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What Morphine Sulfate Injection looks like and content of the pack
Morphine Sulfate Injection is a sterile solution for injection in a clear glass container called
an ampoule.
Morphine Sulfate Injection comes in cartons of 5 or 10 ampoules containing either 10 mg/ml,
15 mg/ml, 30 mg/ml and 60 mg/2 ml. Morphine Sulfate
Injection also comes in ampoules attached to an adhesive vinyl label packed in cartons of 5 or
10 ampoules containing 10 mg/ml, 15 mg/ml or 300 mg/10ml packed in a carton of 1
ampoule. Not all pack sizes may be marketed.
Marketing Authorisation Holder
Bristol Laboratories Ltd.,
Unit 3, Canalside, Northbridge Road,
Berkhamsted, Hertfordshire,
HP4 1EG, United Kingdom
Recipharm Limited, Vale of Bardsley Ashton-under-Lyne, OL7 9RR, UK





Patient Information Leaflet

Morphine Sulfate Injection 10 mg in 1 ml
Morphine Sulfate Injection 15 mg in 1 ml
Morphine Sulfate Injection 30 mg in 1 ml
Morphine Sulfate
Morphine Sulphate 10mg 1ml, Read all of this leaflet carefully before you start using this medicine because it contains
important information for you.

• Keep this leaflet. You may need to read it again.
• If you have any further questions, ask your doctor, pharmacist or nurse
• This medicine has been prescribed for you. Do not pass it on to others. It may harm them,
even if their symptoms are the same as yours.
• If you get any side effects, talk to your doctor, pharmacist or nurse. This includes any
possible side effects not listed in this leaflet. See section 4.
In this leaflet, Morphine Sulfate Injection 10 mg in 1 ml, 15 mg in 1 ml or 30 mg in 1 ml will
be called Morphine Sulfate Injection.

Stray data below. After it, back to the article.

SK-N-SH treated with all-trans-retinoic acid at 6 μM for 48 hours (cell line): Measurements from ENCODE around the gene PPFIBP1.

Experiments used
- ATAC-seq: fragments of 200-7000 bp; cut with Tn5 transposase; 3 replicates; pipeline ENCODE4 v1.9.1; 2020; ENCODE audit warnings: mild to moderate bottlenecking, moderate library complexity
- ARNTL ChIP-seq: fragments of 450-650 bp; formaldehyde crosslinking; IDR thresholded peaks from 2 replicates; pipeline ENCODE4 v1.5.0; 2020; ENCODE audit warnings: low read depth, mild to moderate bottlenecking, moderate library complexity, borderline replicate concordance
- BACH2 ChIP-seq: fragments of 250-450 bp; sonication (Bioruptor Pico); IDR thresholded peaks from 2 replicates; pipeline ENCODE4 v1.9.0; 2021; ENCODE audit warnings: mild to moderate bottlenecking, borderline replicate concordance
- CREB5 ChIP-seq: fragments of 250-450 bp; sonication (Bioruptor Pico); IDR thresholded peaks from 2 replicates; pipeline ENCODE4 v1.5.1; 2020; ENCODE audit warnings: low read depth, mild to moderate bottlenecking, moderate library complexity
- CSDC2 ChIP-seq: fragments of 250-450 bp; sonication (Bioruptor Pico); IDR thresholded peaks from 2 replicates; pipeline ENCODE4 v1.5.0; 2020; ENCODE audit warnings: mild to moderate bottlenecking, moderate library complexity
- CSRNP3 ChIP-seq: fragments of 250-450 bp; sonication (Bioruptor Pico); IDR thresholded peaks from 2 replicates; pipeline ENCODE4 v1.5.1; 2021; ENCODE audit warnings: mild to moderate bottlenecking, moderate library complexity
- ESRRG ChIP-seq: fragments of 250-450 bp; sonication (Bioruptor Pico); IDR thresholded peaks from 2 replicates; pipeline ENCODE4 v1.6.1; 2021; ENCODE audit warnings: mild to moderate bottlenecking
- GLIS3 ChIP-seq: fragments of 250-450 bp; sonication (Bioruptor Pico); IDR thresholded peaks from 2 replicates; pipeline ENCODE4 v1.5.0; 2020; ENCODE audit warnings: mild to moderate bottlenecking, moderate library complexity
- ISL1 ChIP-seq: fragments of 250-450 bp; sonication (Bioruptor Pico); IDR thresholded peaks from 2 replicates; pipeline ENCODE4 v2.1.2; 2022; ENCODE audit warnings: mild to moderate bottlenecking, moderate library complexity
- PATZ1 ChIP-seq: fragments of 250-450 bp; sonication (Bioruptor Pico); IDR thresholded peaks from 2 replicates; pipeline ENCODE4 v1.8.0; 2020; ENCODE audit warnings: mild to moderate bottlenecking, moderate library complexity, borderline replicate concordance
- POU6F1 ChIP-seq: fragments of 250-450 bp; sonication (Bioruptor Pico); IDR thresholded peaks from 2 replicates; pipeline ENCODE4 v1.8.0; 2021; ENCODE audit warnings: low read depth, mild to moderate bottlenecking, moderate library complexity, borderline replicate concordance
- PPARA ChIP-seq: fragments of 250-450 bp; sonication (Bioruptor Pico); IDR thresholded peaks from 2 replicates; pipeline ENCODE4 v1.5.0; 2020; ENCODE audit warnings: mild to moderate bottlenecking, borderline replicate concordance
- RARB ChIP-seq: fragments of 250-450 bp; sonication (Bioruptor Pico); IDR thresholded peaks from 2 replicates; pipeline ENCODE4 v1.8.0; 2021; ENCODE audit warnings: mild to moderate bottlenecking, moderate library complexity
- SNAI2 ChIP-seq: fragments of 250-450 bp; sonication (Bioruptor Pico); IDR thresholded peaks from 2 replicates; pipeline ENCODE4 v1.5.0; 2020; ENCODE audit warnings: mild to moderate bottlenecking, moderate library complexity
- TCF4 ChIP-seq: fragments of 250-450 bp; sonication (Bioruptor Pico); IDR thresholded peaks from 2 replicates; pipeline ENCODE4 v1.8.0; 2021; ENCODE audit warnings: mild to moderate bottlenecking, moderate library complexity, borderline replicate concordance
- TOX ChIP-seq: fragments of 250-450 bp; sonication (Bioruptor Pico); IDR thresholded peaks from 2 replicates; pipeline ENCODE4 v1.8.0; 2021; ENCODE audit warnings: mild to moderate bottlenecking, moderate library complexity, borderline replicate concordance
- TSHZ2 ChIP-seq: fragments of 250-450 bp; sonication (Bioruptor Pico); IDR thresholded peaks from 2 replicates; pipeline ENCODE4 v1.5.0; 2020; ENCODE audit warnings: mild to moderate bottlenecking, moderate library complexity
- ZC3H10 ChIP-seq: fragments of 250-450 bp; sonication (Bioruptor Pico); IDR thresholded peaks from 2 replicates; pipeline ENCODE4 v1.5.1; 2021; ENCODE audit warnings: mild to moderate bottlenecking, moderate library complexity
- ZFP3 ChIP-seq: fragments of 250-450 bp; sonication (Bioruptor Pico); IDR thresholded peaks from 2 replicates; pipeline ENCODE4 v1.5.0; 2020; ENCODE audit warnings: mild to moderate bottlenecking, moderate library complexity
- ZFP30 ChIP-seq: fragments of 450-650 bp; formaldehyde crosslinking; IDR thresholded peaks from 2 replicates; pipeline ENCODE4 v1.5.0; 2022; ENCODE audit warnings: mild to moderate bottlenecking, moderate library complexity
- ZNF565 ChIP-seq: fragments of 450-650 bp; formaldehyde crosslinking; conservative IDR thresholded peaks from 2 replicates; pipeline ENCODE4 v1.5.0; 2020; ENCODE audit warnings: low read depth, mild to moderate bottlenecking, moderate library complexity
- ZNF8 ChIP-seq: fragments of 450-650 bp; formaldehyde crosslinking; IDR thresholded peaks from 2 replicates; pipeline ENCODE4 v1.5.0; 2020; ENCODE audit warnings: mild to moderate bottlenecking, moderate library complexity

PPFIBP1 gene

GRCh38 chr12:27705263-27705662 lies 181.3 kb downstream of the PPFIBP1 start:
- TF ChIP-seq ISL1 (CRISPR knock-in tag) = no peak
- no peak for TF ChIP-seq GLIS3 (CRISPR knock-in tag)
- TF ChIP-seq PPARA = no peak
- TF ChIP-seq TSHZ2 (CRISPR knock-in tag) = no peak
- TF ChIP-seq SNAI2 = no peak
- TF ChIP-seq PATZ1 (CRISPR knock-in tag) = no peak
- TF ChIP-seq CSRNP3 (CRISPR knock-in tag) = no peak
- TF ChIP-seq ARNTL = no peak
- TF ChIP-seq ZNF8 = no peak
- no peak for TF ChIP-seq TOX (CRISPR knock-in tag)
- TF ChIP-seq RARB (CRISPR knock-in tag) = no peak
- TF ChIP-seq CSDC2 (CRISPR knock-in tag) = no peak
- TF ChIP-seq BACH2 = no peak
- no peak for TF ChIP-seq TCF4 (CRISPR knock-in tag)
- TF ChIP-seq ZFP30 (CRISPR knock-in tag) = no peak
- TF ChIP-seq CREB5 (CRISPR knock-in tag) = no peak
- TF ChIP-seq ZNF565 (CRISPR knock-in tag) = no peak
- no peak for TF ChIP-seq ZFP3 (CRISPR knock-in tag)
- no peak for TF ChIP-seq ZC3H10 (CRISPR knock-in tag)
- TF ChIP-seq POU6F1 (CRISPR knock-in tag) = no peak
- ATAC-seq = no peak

What is in this leaflet:
1. What Morphine Sulfate Injection is and what it is used for
2. What you need to know before you are given Morphine Sulfate Injection
3. How Morphine Sulfate Injection will be given to you
4. Possible side effects
5. How to store Morphine Sulfate Injection
6. Contents of the pack and other information
1. What Morphine Sulfate Injection is and what it is used for
Morphine Sulfate Injection belongs to a group of medicines called narcotic analgesics which
help relieve severe pain.
Morphine Sulfate Injection is for the treatment of severe pain, to help with breathingwhich
becomes difficult because fluid has collected in the lungs (pulmonary oedema) due to heart
failure. It can also be given prior to having an operation.
2. What you need to know before you are given Morphine Sulfate Injection
You must not be given Morphine Sulfate Injection if you:
• Are allergic to morphine sulfate or any of the other ingredients of this medicine (listed in
section 6);
• Have been told you have a tumour of the adrenal gland near your kidney called
• Have severe problems with breathing;
• Have increased pressure on the brain, have just had a head injury or if you are
• Are suffering from acute alcoholism;
• Are at risk from a blocked intestine (paralytic ileus);
• Have severe stomach cramps caused by a condition known as biliary colic;
• Are suffering from severe diarrhoea.
Morphine Sulfate is never given to patients in a coma.
If any of the above applies to you, do not use this medicine and talk to your doctor or nurse.
Warnings and precautions
Talk to your doctor or pharmacist before you are given Morphine Sulphate 10mg 1ml Injection if